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by Leonard Obaldo, PhD

 

Feeds remained the biggest expense of farmers in their aquaculture operations. As researchers continue to develop cheaper and environmentally friendly feeds, we need to make sure seafood quality is not adversely compromised. At OI, the evolution of specialized feeds fueled the development of a Product Innovation Lab in fall 2005 as a venue to analyze the quality of the fish and shrimp grown on the 56-acre research facility. OI President, Dr. Bruce Anderson, is very supportive of this initiative.

“ We’re testing fish and shrimp to make sure that as we change the feeds, we’re not adversely affecting the taste and texture and color,” Anderson said. “We’re trying to identify the practices that would actually enhance the flavor of the fish over time. To compete with the rest of the world, we’re going to have some added value.”

At first glance, the Product Innovation Lab resembles a commercial kitchen. But there is much more to it. It is a research lab with a unique sensory evaluation room with eight individual booths, where tasters cloister themselves to avoid distraction. Tasters are seated in the private booths and are provided seafood samples with crackers and bottled water for cleansing their palate between samples. They need to have their senses undisturbed, without interference from noise or other aromas, in an effort to achieve consistent quality testing. Quality, of course, is largely determined by taste buds. So we trained a 12-person tasting panel to evaluate blocks of uncooked or slightly cooked fish and shrimp. We trained them to become expert in the quality attributes of fish and shrimp and to perform objectively like machines. A reference sample is normally included as a baseline for comparison and to help calibrate each taster. This type of testing is very different from recipe evaluation. There are no seasonings added in the samples because we are looking for the effect of fish feed on fillet color, texture, and flavor. To conduct the taste tests, we gather at least eight people who write their impressions of numbered samples. They examine such characteristics as moistness or fattiness, rating the fish on a scale from one (dry or lean) to nine (super moist or fatty).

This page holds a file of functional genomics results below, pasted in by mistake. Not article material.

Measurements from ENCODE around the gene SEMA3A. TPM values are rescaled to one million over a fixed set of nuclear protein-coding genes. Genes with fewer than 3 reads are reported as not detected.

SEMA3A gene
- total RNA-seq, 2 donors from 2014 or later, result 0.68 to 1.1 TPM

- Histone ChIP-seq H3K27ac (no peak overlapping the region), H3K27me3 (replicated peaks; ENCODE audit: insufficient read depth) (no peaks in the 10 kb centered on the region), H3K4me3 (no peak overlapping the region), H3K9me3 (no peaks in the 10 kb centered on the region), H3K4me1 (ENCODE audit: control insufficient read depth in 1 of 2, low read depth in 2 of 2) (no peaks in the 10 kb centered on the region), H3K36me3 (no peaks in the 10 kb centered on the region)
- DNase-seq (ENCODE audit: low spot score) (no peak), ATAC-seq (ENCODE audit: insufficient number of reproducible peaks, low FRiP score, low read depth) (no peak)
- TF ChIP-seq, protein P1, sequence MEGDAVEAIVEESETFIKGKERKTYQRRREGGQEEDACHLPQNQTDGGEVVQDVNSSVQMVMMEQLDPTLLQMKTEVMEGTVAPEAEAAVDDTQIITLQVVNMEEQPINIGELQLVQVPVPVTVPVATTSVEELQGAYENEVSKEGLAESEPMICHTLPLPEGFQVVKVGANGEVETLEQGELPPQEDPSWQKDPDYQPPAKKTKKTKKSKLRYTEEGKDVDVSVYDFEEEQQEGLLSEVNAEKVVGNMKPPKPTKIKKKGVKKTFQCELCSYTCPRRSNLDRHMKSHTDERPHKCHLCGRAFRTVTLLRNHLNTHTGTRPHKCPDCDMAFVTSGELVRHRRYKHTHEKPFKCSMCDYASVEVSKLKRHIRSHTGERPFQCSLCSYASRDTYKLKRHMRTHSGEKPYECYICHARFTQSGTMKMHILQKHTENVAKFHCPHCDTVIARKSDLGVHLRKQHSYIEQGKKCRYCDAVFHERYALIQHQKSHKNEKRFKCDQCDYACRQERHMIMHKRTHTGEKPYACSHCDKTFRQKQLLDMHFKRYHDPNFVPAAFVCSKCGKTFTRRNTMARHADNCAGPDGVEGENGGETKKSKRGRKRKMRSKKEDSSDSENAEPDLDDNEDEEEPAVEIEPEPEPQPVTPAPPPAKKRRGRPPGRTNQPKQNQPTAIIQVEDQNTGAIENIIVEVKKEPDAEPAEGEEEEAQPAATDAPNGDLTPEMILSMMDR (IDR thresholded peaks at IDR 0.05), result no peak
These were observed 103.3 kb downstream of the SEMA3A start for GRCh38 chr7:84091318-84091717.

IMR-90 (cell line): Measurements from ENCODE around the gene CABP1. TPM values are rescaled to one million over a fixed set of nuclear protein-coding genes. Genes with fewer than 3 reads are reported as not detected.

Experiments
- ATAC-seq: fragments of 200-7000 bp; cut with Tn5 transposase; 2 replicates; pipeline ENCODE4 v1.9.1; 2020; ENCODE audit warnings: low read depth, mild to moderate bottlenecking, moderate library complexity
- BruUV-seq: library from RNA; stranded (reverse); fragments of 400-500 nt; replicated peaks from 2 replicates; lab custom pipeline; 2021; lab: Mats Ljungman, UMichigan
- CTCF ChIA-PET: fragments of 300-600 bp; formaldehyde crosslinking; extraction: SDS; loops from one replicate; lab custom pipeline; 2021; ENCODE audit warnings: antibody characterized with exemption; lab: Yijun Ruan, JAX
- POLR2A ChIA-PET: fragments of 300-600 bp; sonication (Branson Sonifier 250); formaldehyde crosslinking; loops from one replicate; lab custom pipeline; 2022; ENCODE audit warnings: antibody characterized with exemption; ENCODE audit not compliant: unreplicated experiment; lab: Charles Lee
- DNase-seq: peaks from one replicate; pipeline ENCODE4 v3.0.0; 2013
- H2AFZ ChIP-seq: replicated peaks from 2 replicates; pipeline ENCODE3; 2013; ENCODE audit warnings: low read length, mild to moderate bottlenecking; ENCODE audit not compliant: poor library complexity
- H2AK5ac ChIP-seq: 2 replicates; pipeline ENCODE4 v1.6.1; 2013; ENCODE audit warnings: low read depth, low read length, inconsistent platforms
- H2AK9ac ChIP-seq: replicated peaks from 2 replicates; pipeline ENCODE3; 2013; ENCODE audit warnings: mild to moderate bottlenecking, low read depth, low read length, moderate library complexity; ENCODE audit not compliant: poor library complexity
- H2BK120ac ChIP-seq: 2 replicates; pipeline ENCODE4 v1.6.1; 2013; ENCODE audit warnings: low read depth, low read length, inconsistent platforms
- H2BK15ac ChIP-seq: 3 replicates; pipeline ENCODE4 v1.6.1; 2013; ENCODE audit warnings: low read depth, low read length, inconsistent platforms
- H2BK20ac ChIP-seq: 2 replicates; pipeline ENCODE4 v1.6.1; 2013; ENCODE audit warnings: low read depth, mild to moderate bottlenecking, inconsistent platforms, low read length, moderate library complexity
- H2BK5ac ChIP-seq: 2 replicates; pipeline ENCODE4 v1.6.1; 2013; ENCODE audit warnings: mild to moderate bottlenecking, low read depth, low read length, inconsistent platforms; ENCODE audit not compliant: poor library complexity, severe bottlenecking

The research work in the lab is funded by grants from the U.S. Department of Agriculture. We conduct taste tests of fish and shrimp raised on new feeds containing ingredients recovered from Alaska fishery by-products and Hawai‘i agricultural by-products. The taste panel provides feedback if the newly developed feed results in less, equal, or better texture and flavor when compared to a commercial feed.

Other research work is geared towards specific aquaculture industry needs. For example, OIcollaborates with Hawai‘i farmers interested in adding value to their fish and shrimp using a finishing, organic, or fishmeal replacement feed. We also work with U.S. feed ingredient manufacturers interested in incorporating special additives such as antioxidants to extend freshness and shelf life.

Periodically, one-hour training sessions for volunteer tasters are conducted at OI. Tasters are expected to be very flexible in terms of schedule and are required to comply with OI biosecurity policy. Our current tasters consider their participation as a good experience and a service to OI and the Hawai‘i aquaculture industry. The lab maintains a waiting list of volunteers and welcomes more. E-mail: LObaldo@oceanicinstitute.org or call 259-3131. Those interested in pursuing internship or educational opportunities at OI should call or e-mail Gary Karr at 259-3146, gkarr@oceanicinstitute.org.

 

 

 

 

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